International Cooperation: Preparing for the Future

Posted by D. Daniel Sokol

Christine Varney's talk International Cooperation: Preparing for the Future from Monday's Georgetown antitrust conference is now on the web.

September 23, 2010 | Permalink | Comments (0) | TrackBack (0)

Aftermarket Theories in Competition Law and an Empirical Analysis of Regulation on Motor Vehicles

Posted by D. Daniel Sokol

Sahin Ardiyok, Bilgi University Law School offers Aftermarket Theories in Competition Law and an Empirical Analysis of Regulation on Motor Vehicles.

ABSTRACT: One of the major assumptions of the perfectly competitive market is the availability of complete information for both buyer and seller. Until 1990’s, after Nobel laureate economist Stigler’s research on information asymmetry in cartels, market failures caused by a failure of the aforementioned assumption to hold was rarely discussed in the practice of competition law. US Supreme Court’s decision in the Kodak Case put the information asymmetry on the agenda again. The adoption of such a decision coincided in a period when courts, policymakers and members of the Chicago School, including Stigler, were convinced regarding the proper functioning of the market mechanism. According to some authors, the Kodak Case points out the need for a more detailed review of the market – that is theoretically supposed to operate properly. This case is considered the beginning of the Post-Chicago School era.

After the Kodak Decision, emanating and transferring information have become extremely easy due to flourished information technologies. Internet has enhanced the worldwide quantity and depth of information accessibility. This development makes accurate information more difficult to obtain and analyze.

In Kodak Case, the problem of information asymmetry was thoroughly discussed in a market with durable goods. The focus was on the after-sale costs of durable goods with respect to competition law. It appeared that in the analysis of after sale activities, we may categorize the market as either with “system theory” or with “market power in after sale market theory”. System theory implies that users of durable goods take into account both the sale price and the possible costs which would be due after the sale. In markets where latter theory is the case, we may expect that the firm can infringe competition rules depending on its market power in after sale products and services.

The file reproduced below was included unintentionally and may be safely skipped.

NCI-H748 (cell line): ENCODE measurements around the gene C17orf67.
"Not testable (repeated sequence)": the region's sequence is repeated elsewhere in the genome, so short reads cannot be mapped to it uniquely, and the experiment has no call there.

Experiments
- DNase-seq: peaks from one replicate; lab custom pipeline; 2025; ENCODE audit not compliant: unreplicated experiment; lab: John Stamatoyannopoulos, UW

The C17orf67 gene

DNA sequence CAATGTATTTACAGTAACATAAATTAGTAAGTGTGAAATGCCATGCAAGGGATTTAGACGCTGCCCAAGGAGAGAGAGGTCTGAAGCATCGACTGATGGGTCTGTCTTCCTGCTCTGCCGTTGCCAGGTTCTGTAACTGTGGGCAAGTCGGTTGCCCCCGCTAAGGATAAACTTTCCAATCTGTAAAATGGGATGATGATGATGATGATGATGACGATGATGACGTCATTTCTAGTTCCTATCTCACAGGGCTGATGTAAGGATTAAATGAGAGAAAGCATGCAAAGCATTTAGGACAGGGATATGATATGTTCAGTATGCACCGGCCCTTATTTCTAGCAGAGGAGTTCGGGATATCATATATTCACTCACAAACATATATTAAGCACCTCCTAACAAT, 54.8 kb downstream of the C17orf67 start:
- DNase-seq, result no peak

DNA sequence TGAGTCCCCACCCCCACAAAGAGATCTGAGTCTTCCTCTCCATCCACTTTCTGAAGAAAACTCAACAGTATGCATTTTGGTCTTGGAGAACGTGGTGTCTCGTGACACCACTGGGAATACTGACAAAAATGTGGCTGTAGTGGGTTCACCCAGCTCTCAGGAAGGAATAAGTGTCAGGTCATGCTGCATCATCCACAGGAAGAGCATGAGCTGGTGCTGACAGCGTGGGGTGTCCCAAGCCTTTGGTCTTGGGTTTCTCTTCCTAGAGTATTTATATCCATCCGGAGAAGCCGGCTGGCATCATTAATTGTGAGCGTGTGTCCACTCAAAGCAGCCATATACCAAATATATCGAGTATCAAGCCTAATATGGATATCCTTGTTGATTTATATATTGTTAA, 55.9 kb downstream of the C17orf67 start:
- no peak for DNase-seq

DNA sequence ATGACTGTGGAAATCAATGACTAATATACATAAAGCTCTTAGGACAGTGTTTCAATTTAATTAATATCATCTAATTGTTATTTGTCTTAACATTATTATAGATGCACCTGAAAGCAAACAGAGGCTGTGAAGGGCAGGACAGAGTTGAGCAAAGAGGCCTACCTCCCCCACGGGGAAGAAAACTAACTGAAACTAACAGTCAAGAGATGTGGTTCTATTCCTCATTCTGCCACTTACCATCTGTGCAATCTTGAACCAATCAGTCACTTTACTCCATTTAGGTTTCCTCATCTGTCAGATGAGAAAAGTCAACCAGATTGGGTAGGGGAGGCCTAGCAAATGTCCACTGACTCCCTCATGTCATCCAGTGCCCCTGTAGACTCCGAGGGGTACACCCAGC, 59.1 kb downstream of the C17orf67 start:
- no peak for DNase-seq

In our study, we have aimed to design a framework that may help to find which theory is applicable for which types of markets. In this way, we have explored six criteria to be available for this analysis. Unexpected pricing experienced by current customer base, switching costs, potential purchasers in the sales market and reputation, asymmetric information problem, agreements in after-sale markets, and oligopolistic structure of sales market found to be significant parameters to be used in the analysis. In addition we have identified three main defenses, namely intellectual property rights, quality control and protection of brand reputation, price discrimination, for firms having market power based on these six parameters.

After establishing theoretical foundations of our argumentation, we have tried to test it by an empirical study depending on a survey since we believe that general and literal judgments lacking econometrical evidences may lead competition authorities or courts to make Type I error. In this vein, we have planned to take one of six parameters (asymmetric information problem) and test it with real life application.

For this study, we decided to focus on the motor vehicle industry which has a big share in our durable goods expenditure. We handled Turkish Competition Authority’s (TCA) block exemption Regulation on motor vehicles which is a carbon copy of its EU counterpart. As this regulation applies power in the after sale market theory, the purpose of our empirical study was to show whether this normative choice is appropriate or not, at least in term of information asymmetry. And it seems that, our conclusion taken from the outcomes of survey supports this normative choice.


 

September 23, 2010 | Permalink | Comments (0) | TrackBack (0)

Gerber Responds to Blog Symposium on Global Competition: Law, Markets and Globalization

[Editor's Note: In August 2010 we held a blog symposium on the excellent book Global Competition: Law, Markets and Globalization (Oxford University Press 2010) by David Gerber.  We assembled a group of scholars from around the world to discuss to book. The posts of these scholars are linked at the end of this post.]

Posted by David Gerber

My thanks to each of the participants in the blog symposium held in August to discuss  my new book, Global Competition: Law, Markets and Globalization (OUP, 2010) and to Prof. Danny Sokol for hosting the symposium.   Their contributions provide valuable perspectives on the book as well as keen insights into some of the issues it raises.

I take this opportunity to comment briefly on a few points that may help to put these and other reviews of the book in context.    I hope the comments will further clarify my objectives and perhaps correct one or two misunderstandings about the project that have surfaced in the symposium and in other discussions of the book.

One particularly important point is that the book’s objectives are primarily historical and analytical!  I did not set out to argue for a particular policy agenda, and I very much hope that the project will not be viewed as a pladoyer for such.    In fact, the policy suggestions emerged only after most of the rest of the book had been completed.   They were shaped and spurred by the analysis; they did not shape the analysis.   The book was certainly not written to support them.